Bill seeks transparency on state spending

By Kate Nash: The New Mexican

State expenditures would be displayed online and searchable under a measure the Senate approved Tuesday, one of a few moves that would increase transparency in the Roundhouse this year.

Sen. Sander Rue, R-Albuquerque, who is carrying the measure (SB159), said it would make it easy for people to follow the money in state government — including lawmakers.

“I’m doing this purely for selfish reasons: so I can better understand the budget,” he joked during Senate floor debate on the measure. “And if anyone else wants to follow after me, that’s fine.”

Senate Majority Leader Michael Sanchez, D-Belen, wondered why the bill didn’t apply to other government budgets as well, something Rue said he originally hoped for, and something he said could come later.

“This is something we can do right away with money that’s already available,” he said. The bill doesn’t carry any appropriation.

State Sen. John Sapien, D-Corrales, who said he supports the bill, wondered about the cost.

“We do need to have this type of transparency,” he said. “My overall question I’ve asked in every committee is what is the cost of that transparency.”

According to information provided by the Department of Information Technology for an legislative analysis of the bill, the cost could be between $25,000 to $1 million a year. The department also estimates it could cost between $1 and $3 million to implement the bill.

Deborah Martinez, spokeswoman for the Department of Information Technology, said “We support the concept of budget transparency, but this bill doesn’t have the resources with which to carry out the task.”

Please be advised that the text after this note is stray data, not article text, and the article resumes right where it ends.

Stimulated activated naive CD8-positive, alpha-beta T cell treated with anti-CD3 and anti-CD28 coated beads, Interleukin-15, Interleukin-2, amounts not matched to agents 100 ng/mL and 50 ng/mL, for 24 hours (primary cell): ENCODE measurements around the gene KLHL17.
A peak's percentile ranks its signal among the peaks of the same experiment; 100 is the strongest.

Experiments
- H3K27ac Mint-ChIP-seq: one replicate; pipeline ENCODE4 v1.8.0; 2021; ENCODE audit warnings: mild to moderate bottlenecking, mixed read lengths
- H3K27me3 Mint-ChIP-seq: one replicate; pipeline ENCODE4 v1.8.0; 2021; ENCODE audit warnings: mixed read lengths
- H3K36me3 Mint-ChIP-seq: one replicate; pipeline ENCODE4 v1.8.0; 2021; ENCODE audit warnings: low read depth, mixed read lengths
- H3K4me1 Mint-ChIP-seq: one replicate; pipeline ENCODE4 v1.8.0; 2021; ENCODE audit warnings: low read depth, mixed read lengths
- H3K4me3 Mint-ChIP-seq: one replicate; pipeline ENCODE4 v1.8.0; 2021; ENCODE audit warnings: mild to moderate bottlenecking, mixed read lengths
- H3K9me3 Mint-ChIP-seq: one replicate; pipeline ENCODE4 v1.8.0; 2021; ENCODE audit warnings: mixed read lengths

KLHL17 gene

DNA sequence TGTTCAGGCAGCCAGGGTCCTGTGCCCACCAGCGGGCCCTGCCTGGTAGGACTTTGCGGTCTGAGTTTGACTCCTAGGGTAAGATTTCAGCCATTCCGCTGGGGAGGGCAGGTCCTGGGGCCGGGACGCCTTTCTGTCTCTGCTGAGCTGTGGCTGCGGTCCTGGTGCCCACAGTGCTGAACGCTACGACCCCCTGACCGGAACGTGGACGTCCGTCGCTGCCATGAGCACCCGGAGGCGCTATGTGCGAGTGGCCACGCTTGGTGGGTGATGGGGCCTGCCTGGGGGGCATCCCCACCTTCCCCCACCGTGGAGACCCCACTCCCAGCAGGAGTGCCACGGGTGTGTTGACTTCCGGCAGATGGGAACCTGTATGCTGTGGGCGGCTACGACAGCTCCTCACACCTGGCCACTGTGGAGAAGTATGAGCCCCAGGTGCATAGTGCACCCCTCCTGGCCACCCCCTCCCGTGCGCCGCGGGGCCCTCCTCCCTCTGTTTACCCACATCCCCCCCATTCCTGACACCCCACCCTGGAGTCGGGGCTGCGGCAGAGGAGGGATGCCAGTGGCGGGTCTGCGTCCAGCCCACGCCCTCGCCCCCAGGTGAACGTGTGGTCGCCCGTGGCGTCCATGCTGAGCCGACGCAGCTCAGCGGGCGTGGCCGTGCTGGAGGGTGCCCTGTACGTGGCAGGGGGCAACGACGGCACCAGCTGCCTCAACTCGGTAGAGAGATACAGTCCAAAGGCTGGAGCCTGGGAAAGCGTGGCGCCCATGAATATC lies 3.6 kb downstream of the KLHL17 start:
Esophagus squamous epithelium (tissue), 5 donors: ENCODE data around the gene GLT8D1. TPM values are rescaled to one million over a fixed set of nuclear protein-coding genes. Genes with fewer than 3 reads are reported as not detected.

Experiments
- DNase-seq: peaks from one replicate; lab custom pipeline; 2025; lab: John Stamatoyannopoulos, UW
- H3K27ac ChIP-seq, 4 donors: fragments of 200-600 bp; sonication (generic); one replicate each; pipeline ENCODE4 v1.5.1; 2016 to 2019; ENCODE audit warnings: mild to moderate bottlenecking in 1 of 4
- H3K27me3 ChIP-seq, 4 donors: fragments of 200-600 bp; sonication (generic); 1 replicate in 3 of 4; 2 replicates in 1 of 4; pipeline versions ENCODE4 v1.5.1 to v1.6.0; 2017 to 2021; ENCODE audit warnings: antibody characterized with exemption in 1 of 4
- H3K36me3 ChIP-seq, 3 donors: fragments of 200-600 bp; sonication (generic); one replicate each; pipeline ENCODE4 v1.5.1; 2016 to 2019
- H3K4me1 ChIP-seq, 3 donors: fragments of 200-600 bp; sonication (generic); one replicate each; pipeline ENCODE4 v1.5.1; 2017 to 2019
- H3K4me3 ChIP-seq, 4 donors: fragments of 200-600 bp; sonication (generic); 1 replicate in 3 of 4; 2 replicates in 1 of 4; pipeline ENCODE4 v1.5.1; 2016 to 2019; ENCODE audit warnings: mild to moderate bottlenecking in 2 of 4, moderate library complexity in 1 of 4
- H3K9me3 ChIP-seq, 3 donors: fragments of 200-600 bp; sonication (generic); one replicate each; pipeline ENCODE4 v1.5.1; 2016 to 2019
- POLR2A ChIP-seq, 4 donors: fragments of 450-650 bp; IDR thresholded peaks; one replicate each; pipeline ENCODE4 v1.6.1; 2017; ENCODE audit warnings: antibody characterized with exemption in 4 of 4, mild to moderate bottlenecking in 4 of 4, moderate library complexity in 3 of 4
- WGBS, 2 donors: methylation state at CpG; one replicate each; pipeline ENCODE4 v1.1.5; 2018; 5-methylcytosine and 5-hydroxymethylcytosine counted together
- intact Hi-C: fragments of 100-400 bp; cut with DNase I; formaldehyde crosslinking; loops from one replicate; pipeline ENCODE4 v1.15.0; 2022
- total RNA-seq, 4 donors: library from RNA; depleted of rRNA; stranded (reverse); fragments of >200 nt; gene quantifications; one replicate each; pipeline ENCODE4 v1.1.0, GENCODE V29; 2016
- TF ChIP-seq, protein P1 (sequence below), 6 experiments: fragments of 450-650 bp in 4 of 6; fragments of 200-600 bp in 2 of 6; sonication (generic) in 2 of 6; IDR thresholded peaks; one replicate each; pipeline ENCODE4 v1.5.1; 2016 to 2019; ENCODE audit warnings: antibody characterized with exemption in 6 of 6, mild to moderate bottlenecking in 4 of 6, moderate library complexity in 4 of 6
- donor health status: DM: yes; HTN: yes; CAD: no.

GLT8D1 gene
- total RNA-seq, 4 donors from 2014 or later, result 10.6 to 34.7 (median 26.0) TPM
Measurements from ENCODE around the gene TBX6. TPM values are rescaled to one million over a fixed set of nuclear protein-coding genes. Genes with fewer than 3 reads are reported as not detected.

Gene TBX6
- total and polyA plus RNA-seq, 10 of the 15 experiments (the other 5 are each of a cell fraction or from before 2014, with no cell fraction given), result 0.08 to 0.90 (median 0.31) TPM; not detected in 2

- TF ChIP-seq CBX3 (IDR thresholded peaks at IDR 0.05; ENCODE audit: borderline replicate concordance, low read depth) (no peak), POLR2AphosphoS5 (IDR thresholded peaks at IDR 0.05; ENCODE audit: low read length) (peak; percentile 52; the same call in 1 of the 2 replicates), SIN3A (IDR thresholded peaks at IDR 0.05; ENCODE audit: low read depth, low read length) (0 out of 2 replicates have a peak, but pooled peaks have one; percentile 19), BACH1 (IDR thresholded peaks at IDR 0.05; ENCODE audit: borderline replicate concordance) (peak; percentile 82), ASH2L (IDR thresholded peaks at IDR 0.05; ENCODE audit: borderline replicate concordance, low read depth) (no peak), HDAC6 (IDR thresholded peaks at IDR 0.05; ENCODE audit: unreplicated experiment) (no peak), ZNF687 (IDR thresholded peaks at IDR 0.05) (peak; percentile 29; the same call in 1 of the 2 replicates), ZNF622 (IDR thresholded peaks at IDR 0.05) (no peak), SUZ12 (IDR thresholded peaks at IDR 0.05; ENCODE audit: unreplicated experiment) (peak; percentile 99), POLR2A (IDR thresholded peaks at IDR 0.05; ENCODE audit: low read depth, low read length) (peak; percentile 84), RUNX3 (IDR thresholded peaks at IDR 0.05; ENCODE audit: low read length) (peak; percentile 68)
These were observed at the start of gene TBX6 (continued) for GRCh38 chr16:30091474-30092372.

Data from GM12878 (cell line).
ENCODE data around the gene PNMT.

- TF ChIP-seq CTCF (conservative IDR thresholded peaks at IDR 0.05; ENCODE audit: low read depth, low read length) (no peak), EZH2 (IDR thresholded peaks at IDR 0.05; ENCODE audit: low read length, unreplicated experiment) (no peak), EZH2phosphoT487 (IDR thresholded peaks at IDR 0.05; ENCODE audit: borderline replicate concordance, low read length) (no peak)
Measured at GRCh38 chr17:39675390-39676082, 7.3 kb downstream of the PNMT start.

When asked whether the department is supporting the measure, Martinez said the agency “wouldn’t be speaking in favor of it.”

The Senate approved the bill 38-0 and it now goes to the House. However, a similar measure was tabled in the House Appropriation and Finance Committee earlier this session. The House on Tuesday approved a memorial that would study the creation of an online spending database.

Rue, a freshman, said the bill “is the right thing to do. I think the timing is right.”

“I’m hoping more and more people are beginning to pay attention and take a good hard look at what we do,” he said.

Many other states already put expenditure information online, including salaries and travel reimbursements and contracts.

Meanwhile, a few other bills that would open the Legislature a little more to the public have made progress this session. The House has approved a measure (HB393) that would open conference committees to the public. It is pending in the Senate Rules Committee. Another bill (HB507) would recognize an e-mail as an official written request under the state’s Inspection of Public Records Act. It is pending in the House Judiciary Committee.

One other measure (SR3), which would allow webcasting of Senate floor debates, is stalled in the Senate after a weekend debate. Sapien proposed two amendments to the bill, one which dealt with which camera angles would be used for webcasting and another that would set up a webcast oversight committee.

In the House, two lawmakers are already webcasting some committee hearings, as is the state’s Web site, KUNM radio and New Mexico Legislative Reports.

Contact Kate Nash at 986-3036 or knash@sfnewmexican.com. Read her blog at www.greenchilechatter.com.